Autoimmune diseases are often common chronic conditions that involve immune attack of one or more organ systems and affect approximately 5% of the population. Although the specific aetiologies of human autoimmune diseases remain largely unknown, in the case of type 1 diabetes [OMIM: 222100], four susceptibility loci have been identified and convincingly replicated: the HLA class II genes on chromosome 6p21, the insulin gene on chromosome 11p15[2, 3], the CTLA-4 gene on chromosome 2q33[4, 5], and the PTPN22 gene on chromosome 1p13[6, 7]. Evidence for a fifth gene has recently been reported, IL2RA (CD25), encoding the α-subunit of the IL-2 receptor on chromosome 10p15. Here, we have adopted a linkage disequilibrium mapping approach to test for an association between T1D and three regions encompassing 13 IFNA genes (IFNA1 [OMIM: 147660], IFNA2 [OMIM: 147562], IFNA4 [OMIM: 147564], IFNA5 [OMIM: 147565], IFNA6 [OMIM: 147566], IFNA7 [OMIM: 147567], IFNA8 [OMIM: 147568], IFNA10 [OMIM: 147577], IFNA13 [OMIM: 147578], IFNA14 [OMIM: 147579], IFNA16 [OMIM: 147580], IFNA17 [OMIM: 147583] and IFNA21 [OMIM: 147584]), IFNW1 [OMIM: 147553], IFNB1 [OMIM: 147640], IFNG [OMIM: 147570] and ICSBP1 [OMIM: 601565], using tag SNPs [9–11] in a collection of 472 multiplex families. We have previously shown that the tag SNP approach can reduce genotyping costs by approximately two-thirds [10–12].
The type I interferons, including the IFNAs, IFNB1 and IFNW1, are a large, evolutionarily-conserved family of homologous pro-inflammatory antiviral, immune-regulatory, cytokines, encoded by a cluster of single exon genes in a 400 kb region of human chromosome 9p21.3, and the orthologous ~400 kb region of mouse chromosome 4. The type II interferon, IFNG, encoded by a four-exon gene on chromosome 12, also exhibits antiviral activity but in contrast to the type I interferons, its main biological activity appears to be immunomodulatory. Type I interferons have increased prior probability in terms of being associated with susceptibility to human immune-mediated disease because this region has been linked with susceptibility to a number of mouse models of autoimmune diseases and related traits [13–16], although, to date, there is no evidence of linkage in humans.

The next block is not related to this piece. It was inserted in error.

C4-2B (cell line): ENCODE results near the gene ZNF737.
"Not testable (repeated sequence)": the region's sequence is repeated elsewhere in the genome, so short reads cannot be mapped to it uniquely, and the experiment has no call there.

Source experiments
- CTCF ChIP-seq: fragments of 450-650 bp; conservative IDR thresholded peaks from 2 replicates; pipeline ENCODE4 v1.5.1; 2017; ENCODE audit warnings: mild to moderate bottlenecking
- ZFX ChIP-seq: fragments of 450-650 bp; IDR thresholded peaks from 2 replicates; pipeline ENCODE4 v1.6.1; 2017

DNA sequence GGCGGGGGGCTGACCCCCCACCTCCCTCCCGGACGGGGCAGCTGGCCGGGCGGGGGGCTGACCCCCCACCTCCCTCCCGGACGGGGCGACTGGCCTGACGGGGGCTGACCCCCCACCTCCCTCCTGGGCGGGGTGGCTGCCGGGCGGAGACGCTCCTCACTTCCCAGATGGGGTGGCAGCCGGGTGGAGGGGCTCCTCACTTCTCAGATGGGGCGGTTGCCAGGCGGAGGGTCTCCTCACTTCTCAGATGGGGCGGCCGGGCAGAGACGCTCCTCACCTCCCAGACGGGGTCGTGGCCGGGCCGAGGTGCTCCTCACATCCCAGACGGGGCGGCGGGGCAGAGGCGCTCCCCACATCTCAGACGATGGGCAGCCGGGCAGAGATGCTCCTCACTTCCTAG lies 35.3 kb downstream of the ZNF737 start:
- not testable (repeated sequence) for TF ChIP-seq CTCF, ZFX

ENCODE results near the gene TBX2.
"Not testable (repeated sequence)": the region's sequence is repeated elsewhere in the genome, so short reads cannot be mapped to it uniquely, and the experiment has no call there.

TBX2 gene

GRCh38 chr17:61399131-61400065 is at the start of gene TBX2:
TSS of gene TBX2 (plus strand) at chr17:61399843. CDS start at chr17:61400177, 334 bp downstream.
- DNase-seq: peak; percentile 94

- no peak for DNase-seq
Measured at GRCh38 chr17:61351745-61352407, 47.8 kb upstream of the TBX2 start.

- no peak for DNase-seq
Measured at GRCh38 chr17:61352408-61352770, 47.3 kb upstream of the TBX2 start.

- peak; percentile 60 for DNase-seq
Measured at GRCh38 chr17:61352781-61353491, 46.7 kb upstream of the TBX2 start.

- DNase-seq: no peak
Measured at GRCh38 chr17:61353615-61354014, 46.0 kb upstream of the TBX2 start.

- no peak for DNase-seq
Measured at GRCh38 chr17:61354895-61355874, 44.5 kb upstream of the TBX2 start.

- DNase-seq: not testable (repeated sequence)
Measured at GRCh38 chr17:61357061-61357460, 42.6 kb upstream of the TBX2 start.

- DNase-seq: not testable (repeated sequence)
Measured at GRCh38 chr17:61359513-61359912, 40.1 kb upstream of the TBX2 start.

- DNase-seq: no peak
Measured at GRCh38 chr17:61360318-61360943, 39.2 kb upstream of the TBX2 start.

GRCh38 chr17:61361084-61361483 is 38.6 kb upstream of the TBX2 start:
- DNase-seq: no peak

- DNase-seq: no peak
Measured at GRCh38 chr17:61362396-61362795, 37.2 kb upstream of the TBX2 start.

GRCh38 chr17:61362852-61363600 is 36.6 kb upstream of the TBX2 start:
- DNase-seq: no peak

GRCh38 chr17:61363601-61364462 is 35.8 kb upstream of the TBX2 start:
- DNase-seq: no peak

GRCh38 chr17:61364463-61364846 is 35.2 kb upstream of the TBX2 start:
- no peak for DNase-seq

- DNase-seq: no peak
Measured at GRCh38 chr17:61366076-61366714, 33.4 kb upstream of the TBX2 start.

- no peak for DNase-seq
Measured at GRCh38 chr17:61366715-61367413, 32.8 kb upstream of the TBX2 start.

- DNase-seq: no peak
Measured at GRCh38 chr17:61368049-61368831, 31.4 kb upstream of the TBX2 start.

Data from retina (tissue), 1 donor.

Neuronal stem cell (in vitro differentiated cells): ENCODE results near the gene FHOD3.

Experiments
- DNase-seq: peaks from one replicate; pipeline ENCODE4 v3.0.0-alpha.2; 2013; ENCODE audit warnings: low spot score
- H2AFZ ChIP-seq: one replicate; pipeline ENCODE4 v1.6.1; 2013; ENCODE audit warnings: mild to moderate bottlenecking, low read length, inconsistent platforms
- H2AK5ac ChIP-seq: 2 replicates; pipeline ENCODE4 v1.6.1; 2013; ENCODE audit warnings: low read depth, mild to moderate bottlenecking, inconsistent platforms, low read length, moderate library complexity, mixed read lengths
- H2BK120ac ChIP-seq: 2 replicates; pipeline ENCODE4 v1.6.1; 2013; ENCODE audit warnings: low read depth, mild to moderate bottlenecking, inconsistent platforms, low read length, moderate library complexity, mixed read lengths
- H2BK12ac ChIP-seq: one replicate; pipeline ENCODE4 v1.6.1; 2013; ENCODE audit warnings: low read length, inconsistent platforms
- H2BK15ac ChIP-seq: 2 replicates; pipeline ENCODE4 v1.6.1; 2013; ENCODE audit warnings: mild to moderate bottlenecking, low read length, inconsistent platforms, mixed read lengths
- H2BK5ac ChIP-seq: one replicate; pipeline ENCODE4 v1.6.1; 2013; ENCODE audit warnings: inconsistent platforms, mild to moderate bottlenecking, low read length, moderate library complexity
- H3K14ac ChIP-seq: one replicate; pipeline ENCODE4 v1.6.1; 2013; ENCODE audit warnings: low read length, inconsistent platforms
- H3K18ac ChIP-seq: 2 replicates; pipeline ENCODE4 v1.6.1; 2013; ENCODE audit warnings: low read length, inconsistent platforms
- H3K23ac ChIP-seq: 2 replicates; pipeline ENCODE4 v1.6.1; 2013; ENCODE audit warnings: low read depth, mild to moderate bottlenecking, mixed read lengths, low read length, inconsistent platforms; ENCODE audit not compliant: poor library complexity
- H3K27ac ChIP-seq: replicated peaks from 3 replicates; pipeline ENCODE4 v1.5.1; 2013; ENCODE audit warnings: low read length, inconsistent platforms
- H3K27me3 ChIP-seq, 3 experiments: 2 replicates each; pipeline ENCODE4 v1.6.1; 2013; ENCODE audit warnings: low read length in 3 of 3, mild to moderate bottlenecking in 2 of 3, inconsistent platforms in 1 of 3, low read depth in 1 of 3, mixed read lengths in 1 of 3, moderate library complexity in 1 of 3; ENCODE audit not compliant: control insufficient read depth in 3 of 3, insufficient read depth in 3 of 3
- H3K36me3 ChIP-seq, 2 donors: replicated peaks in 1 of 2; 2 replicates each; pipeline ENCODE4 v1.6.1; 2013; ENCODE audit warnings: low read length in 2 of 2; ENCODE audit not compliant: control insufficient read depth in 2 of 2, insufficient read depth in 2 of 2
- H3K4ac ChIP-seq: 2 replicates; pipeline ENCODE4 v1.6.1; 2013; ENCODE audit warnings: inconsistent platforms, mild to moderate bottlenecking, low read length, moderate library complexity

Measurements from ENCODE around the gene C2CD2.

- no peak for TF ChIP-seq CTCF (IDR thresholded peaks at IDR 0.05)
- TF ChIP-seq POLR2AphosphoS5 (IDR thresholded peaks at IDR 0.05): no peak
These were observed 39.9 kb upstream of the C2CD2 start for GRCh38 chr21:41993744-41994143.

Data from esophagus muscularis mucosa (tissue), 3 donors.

We also assessed the related ICSBP1, the product of which, a transcription factor of the interferon regulatory factor (IRF) family, plays a major role in interferon signalling. Although nine distinct IRFs have been described, we analysed ICSBP1, specifically because chromosome 16q24.1, the region containing the nine-exon gene encoding ICSBP1, has shown some evidence of linkage to T1D previously [18–20].